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Pac-12 Listicles: Pick and Roll Offense

Posted by Adam Butler on November 15th, 2017

Offensively, the pick-and-roll is a common means to forcing a mismatch, a big vs. small scenario either on the post or the perimeter. Its ubiquity gave way to positionless basketball and a treasuring of the 6’8” athlete. Philosophically, if a defender is versatile enough to defend both off the bounce or on the block, the offense would be limited in its ability to create these mismatches. Of course this is more difficult to achieve at the collegiate level. Players are less refined, needing greater definition to their roles. Considering as much, I thought it’d be interesting to see which of the Pac-12’s offenses utilized the pick-and-roll more often and more effectively than others. Heading in to a Pac-12 season featuring some fantastic frontcourt and backcourt combinations (Trier/Ayton, Holder/White, McLaughlin/Metu, Holiday/Welsh, Cartwright/Travis, Pritchard/Brown), is the PnR a tactic more coaches will be inclined to use?

Arizona’s Allonzo Trier is Murder on the PnR (USA Today Images)

Here are last season’s Pac-12 PnR utilizers:

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2017-18 Pac-12 Big “Ifs”

Posted by RJ Abeytia on November 10th, 2017

The Pac-12 has had a starring role in the extracurricular tomfoolery brought to life by the FBI this offseason. Certainly this story has no expiration date on the horizon, but the games are coming and there will be no shortage of intrigue this year in the Conference of Champions. Here are 12 Big Ifs separating each team from its best-case scenario this season.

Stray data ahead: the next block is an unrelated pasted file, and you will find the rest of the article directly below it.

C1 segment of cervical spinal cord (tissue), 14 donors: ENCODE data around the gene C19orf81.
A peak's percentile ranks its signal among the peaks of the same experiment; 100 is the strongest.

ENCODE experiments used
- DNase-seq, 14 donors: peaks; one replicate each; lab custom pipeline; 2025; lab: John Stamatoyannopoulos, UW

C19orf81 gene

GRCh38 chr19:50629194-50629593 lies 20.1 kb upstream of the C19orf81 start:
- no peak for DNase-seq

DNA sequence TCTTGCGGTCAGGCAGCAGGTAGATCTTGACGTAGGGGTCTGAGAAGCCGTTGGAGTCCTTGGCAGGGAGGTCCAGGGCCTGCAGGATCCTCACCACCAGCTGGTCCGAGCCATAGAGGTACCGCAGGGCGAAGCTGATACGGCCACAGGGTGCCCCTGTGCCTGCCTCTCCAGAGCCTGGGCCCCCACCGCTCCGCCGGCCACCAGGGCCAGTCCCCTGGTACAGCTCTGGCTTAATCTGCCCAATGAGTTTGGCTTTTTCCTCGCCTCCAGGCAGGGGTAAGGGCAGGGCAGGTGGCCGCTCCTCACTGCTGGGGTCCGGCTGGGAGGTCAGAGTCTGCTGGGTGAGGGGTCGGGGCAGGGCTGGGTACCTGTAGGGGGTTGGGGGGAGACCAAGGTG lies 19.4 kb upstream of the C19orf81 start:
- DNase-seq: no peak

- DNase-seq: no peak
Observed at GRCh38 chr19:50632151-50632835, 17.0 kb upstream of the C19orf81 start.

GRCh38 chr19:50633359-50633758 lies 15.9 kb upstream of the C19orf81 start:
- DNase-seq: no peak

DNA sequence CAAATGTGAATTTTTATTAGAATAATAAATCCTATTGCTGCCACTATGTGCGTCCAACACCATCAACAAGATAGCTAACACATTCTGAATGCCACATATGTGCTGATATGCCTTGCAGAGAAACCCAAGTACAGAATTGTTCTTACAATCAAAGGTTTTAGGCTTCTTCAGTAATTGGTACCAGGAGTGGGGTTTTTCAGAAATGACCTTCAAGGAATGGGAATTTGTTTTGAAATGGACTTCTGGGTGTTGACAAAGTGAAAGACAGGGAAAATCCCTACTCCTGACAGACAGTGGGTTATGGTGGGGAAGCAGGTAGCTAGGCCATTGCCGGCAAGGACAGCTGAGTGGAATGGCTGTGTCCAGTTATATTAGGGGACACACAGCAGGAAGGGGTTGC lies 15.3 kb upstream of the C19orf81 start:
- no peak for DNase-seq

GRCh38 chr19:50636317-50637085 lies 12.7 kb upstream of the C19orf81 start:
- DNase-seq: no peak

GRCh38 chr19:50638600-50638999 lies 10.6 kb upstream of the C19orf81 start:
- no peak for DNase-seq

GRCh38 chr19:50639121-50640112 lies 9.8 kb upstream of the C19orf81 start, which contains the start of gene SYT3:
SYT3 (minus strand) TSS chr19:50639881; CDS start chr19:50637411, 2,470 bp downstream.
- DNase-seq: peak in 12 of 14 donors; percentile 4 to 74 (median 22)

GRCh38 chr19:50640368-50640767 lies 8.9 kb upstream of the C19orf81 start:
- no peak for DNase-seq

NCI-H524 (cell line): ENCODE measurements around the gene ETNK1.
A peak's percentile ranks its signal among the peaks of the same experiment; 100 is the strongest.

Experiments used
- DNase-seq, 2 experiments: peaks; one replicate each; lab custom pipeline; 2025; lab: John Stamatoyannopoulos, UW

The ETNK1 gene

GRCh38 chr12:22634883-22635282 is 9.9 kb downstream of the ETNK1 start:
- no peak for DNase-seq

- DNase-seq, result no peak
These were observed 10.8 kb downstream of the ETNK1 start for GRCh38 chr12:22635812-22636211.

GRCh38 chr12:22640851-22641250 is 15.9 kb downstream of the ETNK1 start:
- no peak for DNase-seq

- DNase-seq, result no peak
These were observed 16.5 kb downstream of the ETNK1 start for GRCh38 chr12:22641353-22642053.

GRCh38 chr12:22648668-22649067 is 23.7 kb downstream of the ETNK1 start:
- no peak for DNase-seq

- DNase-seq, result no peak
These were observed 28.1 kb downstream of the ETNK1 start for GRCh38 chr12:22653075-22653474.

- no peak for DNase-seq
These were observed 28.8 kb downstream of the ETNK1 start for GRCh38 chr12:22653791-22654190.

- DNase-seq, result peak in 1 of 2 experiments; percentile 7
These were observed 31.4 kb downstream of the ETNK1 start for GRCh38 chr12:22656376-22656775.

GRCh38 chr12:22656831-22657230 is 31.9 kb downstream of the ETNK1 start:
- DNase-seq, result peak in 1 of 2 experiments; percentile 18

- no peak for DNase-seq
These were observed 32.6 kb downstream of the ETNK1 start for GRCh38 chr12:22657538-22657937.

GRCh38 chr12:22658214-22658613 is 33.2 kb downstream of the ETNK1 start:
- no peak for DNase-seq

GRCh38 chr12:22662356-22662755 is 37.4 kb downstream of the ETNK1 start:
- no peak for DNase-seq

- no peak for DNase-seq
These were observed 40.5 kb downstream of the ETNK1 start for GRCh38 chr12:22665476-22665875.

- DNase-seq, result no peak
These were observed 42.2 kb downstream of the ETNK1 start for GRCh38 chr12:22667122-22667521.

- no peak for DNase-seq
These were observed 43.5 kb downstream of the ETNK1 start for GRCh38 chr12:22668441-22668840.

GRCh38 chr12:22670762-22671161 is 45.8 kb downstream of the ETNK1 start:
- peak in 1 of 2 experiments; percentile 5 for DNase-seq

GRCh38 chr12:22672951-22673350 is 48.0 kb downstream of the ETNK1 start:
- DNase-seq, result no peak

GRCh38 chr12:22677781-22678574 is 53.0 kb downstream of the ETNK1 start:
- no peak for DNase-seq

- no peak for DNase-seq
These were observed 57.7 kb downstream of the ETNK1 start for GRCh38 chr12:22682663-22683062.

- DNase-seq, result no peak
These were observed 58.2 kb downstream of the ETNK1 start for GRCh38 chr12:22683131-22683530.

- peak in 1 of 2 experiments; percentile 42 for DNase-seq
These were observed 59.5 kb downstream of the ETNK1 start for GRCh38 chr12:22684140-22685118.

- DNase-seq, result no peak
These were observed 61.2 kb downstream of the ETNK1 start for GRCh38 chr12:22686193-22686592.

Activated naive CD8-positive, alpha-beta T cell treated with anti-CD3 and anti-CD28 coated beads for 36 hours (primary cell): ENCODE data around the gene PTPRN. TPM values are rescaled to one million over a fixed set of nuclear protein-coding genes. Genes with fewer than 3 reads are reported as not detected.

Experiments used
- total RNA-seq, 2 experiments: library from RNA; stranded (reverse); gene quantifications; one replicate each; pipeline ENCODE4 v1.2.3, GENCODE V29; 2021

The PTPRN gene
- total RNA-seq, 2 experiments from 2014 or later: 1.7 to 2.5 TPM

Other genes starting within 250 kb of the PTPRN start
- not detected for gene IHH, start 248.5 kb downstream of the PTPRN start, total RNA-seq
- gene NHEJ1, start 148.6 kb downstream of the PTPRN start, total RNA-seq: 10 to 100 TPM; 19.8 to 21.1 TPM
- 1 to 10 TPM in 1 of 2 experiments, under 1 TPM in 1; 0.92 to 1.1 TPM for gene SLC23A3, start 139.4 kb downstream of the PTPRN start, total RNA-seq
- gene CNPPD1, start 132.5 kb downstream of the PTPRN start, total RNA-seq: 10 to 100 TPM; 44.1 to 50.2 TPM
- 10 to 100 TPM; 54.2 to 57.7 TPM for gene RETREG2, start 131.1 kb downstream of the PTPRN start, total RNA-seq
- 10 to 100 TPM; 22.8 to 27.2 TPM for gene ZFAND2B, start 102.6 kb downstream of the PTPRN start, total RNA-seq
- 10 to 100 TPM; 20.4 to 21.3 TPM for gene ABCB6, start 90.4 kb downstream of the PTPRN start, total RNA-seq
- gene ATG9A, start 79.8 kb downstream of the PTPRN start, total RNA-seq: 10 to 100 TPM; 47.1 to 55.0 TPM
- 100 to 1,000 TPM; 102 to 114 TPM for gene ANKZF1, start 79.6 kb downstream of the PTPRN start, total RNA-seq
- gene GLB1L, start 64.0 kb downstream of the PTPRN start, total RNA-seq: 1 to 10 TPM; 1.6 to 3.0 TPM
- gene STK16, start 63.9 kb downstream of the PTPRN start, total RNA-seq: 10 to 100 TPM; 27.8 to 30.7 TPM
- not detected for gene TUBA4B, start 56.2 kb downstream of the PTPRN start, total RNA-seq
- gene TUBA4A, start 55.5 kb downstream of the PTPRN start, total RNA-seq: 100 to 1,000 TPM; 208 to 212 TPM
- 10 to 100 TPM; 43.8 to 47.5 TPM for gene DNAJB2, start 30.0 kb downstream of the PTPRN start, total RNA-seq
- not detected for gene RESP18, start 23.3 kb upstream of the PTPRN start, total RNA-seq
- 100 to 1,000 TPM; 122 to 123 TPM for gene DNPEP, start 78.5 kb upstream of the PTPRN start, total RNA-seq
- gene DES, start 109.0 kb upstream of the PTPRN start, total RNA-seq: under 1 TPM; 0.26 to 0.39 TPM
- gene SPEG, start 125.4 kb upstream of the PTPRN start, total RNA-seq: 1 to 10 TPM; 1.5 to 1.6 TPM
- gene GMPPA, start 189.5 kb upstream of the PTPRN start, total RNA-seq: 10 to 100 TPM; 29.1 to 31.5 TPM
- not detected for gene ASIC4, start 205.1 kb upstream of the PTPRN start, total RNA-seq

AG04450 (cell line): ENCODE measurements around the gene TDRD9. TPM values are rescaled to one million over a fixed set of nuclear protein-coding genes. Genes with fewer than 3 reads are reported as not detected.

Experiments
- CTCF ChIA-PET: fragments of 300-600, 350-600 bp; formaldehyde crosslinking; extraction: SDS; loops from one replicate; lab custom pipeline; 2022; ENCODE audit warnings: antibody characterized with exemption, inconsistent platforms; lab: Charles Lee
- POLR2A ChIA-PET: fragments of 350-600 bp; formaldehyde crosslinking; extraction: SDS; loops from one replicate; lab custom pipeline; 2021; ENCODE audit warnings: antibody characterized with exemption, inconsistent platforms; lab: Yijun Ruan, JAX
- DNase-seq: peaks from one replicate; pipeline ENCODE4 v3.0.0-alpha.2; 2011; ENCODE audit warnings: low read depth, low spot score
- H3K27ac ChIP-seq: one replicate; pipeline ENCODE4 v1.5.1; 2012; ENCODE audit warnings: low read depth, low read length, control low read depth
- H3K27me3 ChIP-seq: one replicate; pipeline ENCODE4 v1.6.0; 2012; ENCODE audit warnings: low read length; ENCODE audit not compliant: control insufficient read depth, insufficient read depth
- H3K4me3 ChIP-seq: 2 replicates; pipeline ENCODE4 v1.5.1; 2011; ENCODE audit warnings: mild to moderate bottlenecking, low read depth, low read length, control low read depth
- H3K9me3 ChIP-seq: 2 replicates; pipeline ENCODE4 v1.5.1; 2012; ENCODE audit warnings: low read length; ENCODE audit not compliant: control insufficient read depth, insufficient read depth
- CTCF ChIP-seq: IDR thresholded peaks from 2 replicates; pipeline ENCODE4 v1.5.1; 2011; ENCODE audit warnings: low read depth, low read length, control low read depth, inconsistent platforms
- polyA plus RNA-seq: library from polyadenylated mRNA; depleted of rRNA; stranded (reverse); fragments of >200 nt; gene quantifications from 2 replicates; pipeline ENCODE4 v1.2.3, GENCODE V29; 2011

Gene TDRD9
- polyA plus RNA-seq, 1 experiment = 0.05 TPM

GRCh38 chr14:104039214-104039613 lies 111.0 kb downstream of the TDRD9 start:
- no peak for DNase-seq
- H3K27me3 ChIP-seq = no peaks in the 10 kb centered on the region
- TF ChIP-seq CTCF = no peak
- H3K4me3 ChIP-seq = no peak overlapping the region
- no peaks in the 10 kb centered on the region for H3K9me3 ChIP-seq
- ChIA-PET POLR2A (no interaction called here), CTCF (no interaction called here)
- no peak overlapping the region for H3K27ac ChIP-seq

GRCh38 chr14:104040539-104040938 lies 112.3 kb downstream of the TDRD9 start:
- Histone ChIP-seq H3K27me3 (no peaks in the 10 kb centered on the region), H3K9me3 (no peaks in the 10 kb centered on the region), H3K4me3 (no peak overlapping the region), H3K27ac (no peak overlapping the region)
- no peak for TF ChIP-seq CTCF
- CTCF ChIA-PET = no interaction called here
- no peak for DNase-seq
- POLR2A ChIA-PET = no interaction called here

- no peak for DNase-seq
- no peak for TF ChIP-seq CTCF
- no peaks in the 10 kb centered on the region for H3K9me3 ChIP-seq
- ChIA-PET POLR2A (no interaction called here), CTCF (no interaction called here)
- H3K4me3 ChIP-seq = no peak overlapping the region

Is This Finally the Year For Arizona (USA Today Images)?

  1. Arizona: There is just nowhere else to look when sizing up the Pac-12 favorites. Once Allonzo Trier and Rawle Alkins’ returns were secure, the combination of those two plus the arrival of heralded freshman DeAndre Ayton is just too much top shelf talent, buttressed by an outstanding roster that also includes returning glue guys Dusan Ristic and Parker Jackson-Cartwright along with Ayton’s freshman co-stars Brandon Randolph, Emmanuel Akot and Alex Borcello.  If this roster remains intact come March and the FBI distractions don’t do just that, Miller has his best shot at breaking through that Final Four barrier that has stonewalled him to this point in Tucson.